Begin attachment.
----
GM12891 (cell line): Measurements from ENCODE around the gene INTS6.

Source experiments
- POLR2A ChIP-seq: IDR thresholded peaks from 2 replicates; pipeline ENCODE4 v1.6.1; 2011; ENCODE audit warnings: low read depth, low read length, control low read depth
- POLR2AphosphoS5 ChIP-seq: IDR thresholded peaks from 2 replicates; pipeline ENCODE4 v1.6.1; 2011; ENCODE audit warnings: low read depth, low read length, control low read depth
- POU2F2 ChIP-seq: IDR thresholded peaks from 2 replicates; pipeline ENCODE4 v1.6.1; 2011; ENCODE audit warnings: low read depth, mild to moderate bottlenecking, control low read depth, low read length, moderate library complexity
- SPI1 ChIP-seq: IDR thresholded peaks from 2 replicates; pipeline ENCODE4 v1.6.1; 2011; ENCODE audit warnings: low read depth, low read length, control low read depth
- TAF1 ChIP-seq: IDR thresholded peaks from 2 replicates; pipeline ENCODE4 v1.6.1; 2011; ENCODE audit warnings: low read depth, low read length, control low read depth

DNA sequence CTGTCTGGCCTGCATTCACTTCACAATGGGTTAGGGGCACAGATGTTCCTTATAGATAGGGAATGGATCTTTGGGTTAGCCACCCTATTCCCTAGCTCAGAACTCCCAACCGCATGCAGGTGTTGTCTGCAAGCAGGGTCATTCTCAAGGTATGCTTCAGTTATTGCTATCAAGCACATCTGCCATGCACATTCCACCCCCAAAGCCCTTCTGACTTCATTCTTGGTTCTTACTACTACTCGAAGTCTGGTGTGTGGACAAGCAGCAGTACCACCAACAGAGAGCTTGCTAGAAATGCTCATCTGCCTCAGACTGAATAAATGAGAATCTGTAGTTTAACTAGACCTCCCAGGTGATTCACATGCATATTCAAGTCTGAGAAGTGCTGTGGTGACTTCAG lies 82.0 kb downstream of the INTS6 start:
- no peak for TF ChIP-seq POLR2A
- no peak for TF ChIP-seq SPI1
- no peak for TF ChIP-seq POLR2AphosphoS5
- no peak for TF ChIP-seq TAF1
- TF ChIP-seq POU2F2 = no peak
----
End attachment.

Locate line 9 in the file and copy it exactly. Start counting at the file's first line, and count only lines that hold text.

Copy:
- no peak for TF ChIP-seq POLR2A